Local Government

Mayor Nicola Smith’s State of the City Address

By Luke Putvin

Lynnwood State of the City Address
Lynnwood Times Photo by Luke Putvin. Left: Mayor Nicola Smith delivering the State of the City address. Right: Lynnwood City Council President thanking everyone for the last eight years on the council.

On Thursday June 13 Residents, city staff, volunteers and elected officials attended Mayor Nicola Smith’s State of the City address at Lynnwood Convention Center. Over 200 were in attendance.

Prior to Mayor Smith’s speech, City Council President Benjamin Goodwin spoke to the audience. He reminded everyone that he was not seeking reelection and said he achieved what he wanted to in the eight years he has spent on the council. “I think it’s time for someone else to step in… [the city council] can do fine without me; my family can’t.”

“Lynnwood is a growing and thriving community,” Goodwin said. “The city council is focusing on managing that growth; if we don’t manage it, it will manage us.” He offered a single word for his vision of Lynnwood’s future: empowerment. Focusing specifically on self-empowerment, Goodwin offered three suggestions for individuals to improve their self-empowerment.

“Assume good intentions,” Goodwin began. He spoke of the importance of compassion and empathy towards others. “Be slow to judge and quick to forgive.”

Second, “Don’t be too easy to offend. We choose to be offended.” He suggested instead of taking offense to open a dialogue instead. He emphasized that this does not mean to ignore things that are offensive, but if one assumes good intentions, then turning the situation into a dialogue would be more beneficial.

Lastly, Goodwin said, “Develop a greater capacity for love… I truly do love you all.” He said that the city will grow and flourish if residents do these three things. He ended with thanking the council and everyone for help over the years.

When Mayor Smith took the stage, she started by offering her thanks to many people including city staff, her family and the Coast Salish people since Lynnwood is on historical Coast Salish Peoples’ land.

After giving a brief history of Lynnwood from before incorporation when the area was forest and egg farms to the present, Smith said, “We have always been a community that can endure change.”

“We have rapid change in our future,” she continued. The city council and staff are “turning aspirations into reality” when it comes to growth in the area. She called the Sound Transit Link Light Rail that is coming to Lynnwood “a real game changer” and “fast and reliable transportation.”

“Community Transit is another important partner,” Smith said. Community Transit is planning to cut its North/South bus lines once the Light Rail comes to the area. Instead, it will expand bus routes East and West to cover more neighborhoods so more individuals will have access to the new station.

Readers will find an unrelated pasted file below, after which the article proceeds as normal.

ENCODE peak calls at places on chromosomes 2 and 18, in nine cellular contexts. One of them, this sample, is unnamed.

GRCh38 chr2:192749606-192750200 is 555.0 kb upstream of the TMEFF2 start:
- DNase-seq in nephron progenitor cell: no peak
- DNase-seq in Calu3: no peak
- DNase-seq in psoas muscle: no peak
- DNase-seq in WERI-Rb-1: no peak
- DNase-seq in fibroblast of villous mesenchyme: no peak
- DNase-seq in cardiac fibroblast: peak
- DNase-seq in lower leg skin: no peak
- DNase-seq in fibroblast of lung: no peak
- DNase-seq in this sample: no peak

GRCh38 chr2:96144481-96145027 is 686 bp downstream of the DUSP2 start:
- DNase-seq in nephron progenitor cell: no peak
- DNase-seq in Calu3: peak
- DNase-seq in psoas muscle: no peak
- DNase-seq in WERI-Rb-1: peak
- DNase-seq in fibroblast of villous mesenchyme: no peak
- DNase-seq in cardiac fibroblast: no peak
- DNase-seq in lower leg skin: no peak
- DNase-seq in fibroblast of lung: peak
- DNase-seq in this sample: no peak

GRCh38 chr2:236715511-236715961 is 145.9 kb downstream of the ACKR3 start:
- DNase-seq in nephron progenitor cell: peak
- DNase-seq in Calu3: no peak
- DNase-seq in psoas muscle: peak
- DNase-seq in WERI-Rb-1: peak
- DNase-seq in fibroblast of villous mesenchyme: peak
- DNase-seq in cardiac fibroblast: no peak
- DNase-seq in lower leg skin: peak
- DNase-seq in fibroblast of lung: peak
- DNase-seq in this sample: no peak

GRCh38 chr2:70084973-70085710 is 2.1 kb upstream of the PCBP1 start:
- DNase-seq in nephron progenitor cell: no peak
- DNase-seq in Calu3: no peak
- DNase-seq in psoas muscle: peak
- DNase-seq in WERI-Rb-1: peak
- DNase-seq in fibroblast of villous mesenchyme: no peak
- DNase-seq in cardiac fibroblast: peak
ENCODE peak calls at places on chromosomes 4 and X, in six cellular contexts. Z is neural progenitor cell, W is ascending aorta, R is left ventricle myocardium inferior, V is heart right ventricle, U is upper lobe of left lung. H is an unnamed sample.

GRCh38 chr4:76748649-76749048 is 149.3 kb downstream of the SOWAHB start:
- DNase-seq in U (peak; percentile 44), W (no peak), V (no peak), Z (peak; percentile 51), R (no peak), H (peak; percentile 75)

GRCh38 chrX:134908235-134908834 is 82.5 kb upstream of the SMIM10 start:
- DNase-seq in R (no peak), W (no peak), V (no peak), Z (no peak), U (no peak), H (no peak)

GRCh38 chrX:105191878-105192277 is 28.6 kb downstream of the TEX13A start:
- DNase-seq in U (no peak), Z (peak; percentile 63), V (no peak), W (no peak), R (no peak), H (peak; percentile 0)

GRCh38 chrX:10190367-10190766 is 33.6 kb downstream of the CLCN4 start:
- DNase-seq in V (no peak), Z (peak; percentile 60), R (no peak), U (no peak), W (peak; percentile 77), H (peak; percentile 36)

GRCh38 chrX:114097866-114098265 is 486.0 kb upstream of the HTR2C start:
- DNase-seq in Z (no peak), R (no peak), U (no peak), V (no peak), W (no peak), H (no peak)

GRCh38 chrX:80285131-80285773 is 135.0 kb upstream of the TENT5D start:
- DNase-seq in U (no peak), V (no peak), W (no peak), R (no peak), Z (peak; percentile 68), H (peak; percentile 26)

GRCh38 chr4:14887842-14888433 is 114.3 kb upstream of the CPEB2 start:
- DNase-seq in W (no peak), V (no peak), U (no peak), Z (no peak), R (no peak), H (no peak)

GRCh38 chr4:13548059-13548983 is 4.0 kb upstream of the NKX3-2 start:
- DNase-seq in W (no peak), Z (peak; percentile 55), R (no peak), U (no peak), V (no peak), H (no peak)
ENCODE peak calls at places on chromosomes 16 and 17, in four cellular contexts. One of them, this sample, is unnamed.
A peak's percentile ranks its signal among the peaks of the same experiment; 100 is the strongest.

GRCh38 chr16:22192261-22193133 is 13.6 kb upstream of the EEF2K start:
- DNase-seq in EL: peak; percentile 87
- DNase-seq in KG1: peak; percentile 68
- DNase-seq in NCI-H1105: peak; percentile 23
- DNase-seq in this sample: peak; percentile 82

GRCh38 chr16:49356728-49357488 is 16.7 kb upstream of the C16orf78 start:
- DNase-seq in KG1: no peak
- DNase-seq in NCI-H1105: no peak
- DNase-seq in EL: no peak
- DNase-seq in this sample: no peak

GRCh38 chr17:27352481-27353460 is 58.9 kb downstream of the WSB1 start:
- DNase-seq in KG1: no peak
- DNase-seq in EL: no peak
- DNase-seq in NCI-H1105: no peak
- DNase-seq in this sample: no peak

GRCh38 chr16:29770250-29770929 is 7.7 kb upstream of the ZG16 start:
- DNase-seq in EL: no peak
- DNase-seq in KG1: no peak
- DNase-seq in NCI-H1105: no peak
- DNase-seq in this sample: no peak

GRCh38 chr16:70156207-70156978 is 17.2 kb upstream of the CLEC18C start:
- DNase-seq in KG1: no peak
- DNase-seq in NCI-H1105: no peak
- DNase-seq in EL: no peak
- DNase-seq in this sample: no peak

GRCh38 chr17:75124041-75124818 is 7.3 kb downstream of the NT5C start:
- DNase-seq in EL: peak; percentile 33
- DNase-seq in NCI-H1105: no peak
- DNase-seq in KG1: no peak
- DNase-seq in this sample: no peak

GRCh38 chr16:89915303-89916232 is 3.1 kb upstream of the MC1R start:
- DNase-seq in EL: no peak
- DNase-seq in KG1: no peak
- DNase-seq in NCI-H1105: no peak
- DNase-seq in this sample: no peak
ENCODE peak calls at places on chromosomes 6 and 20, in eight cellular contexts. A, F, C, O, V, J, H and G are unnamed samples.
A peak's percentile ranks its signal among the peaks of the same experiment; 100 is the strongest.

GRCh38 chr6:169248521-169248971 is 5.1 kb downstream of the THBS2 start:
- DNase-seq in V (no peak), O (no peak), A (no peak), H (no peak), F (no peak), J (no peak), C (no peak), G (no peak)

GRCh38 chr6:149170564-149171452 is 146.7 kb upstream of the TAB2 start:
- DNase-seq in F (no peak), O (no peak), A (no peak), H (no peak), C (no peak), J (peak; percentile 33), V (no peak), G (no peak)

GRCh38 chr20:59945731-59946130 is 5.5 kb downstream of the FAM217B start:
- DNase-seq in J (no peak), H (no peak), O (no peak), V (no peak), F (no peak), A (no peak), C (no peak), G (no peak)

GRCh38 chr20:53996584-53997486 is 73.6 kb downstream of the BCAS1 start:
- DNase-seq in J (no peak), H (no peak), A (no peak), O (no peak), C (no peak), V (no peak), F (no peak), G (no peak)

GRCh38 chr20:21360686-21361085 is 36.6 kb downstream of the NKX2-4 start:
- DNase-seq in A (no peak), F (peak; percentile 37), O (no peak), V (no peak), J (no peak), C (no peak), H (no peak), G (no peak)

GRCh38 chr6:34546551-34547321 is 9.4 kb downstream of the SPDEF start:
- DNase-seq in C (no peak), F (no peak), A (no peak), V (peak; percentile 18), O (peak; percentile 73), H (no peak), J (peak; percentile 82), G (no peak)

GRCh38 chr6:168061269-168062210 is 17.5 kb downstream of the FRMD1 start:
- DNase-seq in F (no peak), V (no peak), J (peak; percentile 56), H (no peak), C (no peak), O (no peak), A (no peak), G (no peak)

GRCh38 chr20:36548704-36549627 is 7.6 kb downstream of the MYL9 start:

Smith mentioned the upcoming “diversification of the economic base” as the Light Rail Station comes into Lynnwood. She also stressed the move towards a more supportive business climate in the city to increase family wage jobs.

With the population of Lynnwood increasing by over 3500 people in about five years, Smith said the city is looking at zoning laws and diversifying housing options. “We are moving toward a customer-centric approach and making planning easier and less frustrating for businesses.” There will be a website launching in Fall of 2019 that will allow new businesses to file all of their documents in one place. This will prevent businesses from having to go to multiple city departments to file their papers.

Smith later commended the Public Works department and the Police Department for their handling of the February snowstorm the area endured. “I’ve proud of the city’s response.”

“We are fully committed to integrating equity in the city,” Smith said. She showed the “All Are Welcome” initiative from the Diversity, Equity and Inclusion Commission, and she mentioned city employees are receiving training on recognizing implicit biases. “We’ve done a lot of work, but there’s still a lot to do.”

“Lynnwood’s current economy is strong,” Smith went on to say. The city has earned over one million dollars in interest by setting aside money to save in a reserve fund. She spoke about Lynnwood being a regional model for financial transparency and how all these costs are accessible by the public.

“The hard part lies with you,” Smith said, “in maintaining the culture of Lynnwood.” She said the city will soon face rapid change, and this rapid change could cause stress. “Stress could do harm to us,” she said. However, she emphasized the need for resiliency. “There is no easy answer… [the city is] committed to you.”

Smith took a moment to address some serious issues, specifically homelessness and chronic drug addiction. “This is a national problem,” Smith said. “We care too much to let [the homeless] suffer. Our solution is ‘compassion with boundaries.’ It is slow work, and it takes time to build trust.” Smith said this work is not being done in a vacuum and that the police is working with the parks department as well as Verdant and the “Cops and Clergy” program. “We desire to make Lynnwood more welcoming… we need your help,” Smith said to the public. She closed her speech with gratitude and saying she is “excited about Lynnwood’s future.”

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